Stumping in Syria

October 23, 1994|By Carl M. Cannon | Carl M. Cannon,Washington Bureau of The Sun Contributing writer Nelson Schwartz provided information for this article.

WASHINGTON -- President Clinton has decided he can commune with voters in Iowa and Michigan some other time. A Rhode Island trip was "rescheduled." The president's town hall meeting planned for Tuesday in Akron? Nobody at the White House seems to remember anything about it.

Instead of these trips, Mr. Clinton added a last-minute campaign stop in . . . Syria.

Tuesday morning, two weeks before the Nov. 8 midterm elections, Mr. Clinton will leave for an impromptu five-day swing through the Middle East, a trip planned so hurriedly that the details -- including which nations he will visit -- were being nailed down as late as Friday afternoon.

He also plans to visit Israel, Jordan, Egypt and Kuwait. Some of those countries may be rich in history and oil, but not in votes. So why does Mr. Clinton want to press the flesh overseas instead of at home?

The answer, which underscores the volatility and vagaries of modern politics, is that this president, a domestic policy maven, is suddenly being shown to his best advantage while presiding over foreign policy.

By scheduling an ambitious foreign trip so close to the election, the White House is gambling that the growth in Mr. Clinton's stature as a foreign leader will translate into votes for Democratic candidates next month.

Only a month ago, Mr. Clinton's advisers were insisting that he had to quit talking in public only about Haiti, and get onto the issues voters cared much more deeply about: Crime, taxes and the economy.

But suddenly, Saddam Hussein put his elite Republican Guards on the march again. Just as quickly, Mr. Clinton countered by dispatching combat-ready U.S. troops to the Persian Gulf.

In the midst of this crisis, Mr. Clinton presided over the forced abdication of Haiti's military rulers and the triumphant return of President Jean-Bertrand Aristide to power -- all without losing a single American soldier, sailor or Marine in combat.

And all the while, negotiators dispatched to Geneva by Mr. Clinton were hammering out a painstaking accord with North Korea that, if honored, will make the Korean Peninsula free of nuclear weapons.

Almost overnight, a president who had been dismissed by many experts -- and a majority of voters -- as lacking any knack for foreign policy came to be seen by more and more people as decisive and successful.

"You've got to admit -- his foreign policy is picking up," said Bruce D. Henderson, a Baltimore housing inspector who was in a group of Baltimore residents interviewed about Mr. Clinton this week by The Sun.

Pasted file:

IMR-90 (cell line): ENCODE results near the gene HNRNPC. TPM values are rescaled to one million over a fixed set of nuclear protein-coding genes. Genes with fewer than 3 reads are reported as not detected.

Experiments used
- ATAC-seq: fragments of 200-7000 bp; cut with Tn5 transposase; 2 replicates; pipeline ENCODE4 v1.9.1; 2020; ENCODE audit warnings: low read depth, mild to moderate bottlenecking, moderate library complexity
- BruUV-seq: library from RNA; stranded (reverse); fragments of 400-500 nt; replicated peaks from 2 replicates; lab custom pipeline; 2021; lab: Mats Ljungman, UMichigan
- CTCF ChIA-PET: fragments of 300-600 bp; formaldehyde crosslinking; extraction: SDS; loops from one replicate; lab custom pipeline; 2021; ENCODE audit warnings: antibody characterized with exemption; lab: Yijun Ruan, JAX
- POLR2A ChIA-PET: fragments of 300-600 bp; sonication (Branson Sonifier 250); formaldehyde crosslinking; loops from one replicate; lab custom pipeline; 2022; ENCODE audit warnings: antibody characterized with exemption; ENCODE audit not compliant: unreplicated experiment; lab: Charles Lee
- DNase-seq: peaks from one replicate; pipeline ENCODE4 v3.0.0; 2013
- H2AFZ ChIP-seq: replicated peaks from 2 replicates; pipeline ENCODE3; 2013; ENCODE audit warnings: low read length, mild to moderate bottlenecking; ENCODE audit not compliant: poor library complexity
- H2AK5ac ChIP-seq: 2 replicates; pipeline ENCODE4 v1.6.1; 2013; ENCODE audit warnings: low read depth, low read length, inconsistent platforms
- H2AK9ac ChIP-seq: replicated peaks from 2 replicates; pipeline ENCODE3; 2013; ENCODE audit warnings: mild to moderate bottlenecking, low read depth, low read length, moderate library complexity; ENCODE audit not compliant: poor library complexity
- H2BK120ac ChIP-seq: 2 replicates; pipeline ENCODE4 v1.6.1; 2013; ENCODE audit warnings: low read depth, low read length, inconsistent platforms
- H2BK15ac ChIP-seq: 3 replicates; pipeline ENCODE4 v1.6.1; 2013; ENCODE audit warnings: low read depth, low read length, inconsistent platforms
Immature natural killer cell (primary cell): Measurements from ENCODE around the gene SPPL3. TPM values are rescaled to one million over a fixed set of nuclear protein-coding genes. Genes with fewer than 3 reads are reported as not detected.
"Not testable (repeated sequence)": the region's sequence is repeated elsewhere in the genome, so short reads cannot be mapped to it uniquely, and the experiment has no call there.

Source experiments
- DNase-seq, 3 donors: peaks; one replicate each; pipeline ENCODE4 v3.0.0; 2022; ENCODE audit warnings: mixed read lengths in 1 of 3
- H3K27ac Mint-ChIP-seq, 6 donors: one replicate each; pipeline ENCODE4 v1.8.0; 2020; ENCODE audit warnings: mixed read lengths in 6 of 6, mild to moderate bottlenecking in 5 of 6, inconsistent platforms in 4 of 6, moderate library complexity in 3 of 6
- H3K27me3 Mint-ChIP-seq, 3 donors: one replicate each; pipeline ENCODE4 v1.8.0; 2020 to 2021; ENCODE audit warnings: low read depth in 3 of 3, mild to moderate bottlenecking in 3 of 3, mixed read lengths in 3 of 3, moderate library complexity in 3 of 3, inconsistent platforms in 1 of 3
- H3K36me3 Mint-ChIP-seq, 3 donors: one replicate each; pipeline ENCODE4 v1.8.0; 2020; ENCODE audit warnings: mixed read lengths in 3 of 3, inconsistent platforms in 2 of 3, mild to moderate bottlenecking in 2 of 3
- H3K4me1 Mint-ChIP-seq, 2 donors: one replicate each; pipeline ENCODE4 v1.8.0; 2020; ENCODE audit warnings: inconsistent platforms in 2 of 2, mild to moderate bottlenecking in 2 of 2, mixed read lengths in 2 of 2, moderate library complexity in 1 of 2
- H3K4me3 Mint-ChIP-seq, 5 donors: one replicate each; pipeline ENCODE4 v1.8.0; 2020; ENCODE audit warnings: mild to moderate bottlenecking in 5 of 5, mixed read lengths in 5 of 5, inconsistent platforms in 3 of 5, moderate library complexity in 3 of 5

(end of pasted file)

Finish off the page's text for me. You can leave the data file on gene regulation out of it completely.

That view is catching on around the nation as well.

Three polls done this week for various news organizations -- and private polls done for the White House -- showed that Mr. Clinton's approval rating in foreign policy has increased markedly.

Gains 12 points

A poll done for Times Mirror showed that 48 percent approve of the president's handling of foreign affairs, compared with only 36 percent last month.

Another poll, done by the Gallup polling organization for the Wall Street Journal and NBC News, showed that an overwhelming majority favor Mr. Clinton's actions in Iraq.

Also, that poll shows that after his actions on Haiti and Iraq, 42 percent have confidence in Mr. Clinton's ability "to handle a crisis" -- up from 27 percent a year ago.

"Obviously, we think we had a pretty good week," George Stephanopoulos, a senior White House adviser, said in an


He cited the White House's foreign policy success as one reason why beleaguered Democratic candidates in Congress might be able to rebound in time to hold the line against the expected Republican onslaught on Nov. 8.

They have reason to be happy at the White House.

With angry voters sounding as if they want to turn out incumbents coast to coast, with Democratic candidates avoiding Clinton like a leper and with the public giving him little credit for a sustained economic recovery, the president's strategists were desperate for a way to showcase his successes.

"Who woulda thunk it would be foreign policy?" one bemused White House aide said Friday.

Actually, history suggests that foreign policy initiatives can be an effective strategy to bolster the standing of a sitting president.

President Richard M. Nixon launched his great push to open China just before his 1972 re-election campaign. And when Watergate began eroding his popularity, Nixon found refuge in Moscow -- and in a Middle East trip.

Timing is unusual

"It isn't unusual to go abroad if the president is blocked at home," said Stephen J. Hess, a presidential scholar at Washington's Brookings Institution.

"They have more wiggle room in foreign policy than in domestic policy. There is nothing unique about what he's doing except in the timing -- presidents usually don't drop campaigning to go overseas."

At a news conference Friday, Mr. Clinton made the same point himself.

"I never would have anticipated going to the Middle East at this particular season," Mr. Clinton said.

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